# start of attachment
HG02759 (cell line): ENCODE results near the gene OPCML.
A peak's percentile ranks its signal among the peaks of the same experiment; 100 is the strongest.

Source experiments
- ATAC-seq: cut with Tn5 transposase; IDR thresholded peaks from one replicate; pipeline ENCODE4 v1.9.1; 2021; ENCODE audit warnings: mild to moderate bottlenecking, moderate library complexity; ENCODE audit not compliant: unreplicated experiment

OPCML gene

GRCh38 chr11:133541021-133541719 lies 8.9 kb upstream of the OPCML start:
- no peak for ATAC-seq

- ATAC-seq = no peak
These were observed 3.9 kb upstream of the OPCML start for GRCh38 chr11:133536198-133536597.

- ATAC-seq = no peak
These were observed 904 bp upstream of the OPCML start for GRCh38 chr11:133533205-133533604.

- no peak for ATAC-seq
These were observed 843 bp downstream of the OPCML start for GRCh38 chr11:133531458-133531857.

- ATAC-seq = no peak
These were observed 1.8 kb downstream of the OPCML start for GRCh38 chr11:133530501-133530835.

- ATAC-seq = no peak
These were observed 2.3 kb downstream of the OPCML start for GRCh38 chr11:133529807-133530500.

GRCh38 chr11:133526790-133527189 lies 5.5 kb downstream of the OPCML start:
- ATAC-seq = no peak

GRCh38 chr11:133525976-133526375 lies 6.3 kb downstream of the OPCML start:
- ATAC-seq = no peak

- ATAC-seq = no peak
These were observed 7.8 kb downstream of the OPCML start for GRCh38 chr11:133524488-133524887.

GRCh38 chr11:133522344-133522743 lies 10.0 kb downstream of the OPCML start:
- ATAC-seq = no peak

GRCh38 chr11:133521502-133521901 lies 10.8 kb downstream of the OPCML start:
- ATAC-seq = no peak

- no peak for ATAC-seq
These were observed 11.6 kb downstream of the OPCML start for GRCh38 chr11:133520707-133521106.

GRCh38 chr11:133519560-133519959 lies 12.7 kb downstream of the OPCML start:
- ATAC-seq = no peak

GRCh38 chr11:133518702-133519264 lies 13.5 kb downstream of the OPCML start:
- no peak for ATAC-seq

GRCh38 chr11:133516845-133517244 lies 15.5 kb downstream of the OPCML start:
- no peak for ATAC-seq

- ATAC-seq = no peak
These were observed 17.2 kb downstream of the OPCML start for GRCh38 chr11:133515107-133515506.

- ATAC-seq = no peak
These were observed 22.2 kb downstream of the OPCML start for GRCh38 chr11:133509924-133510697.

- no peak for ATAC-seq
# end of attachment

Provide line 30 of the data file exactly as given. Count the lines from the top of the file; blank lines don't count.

GRCh38 chr11:133519560-133519959 lies 12.7 kb downstream of the OPCML start: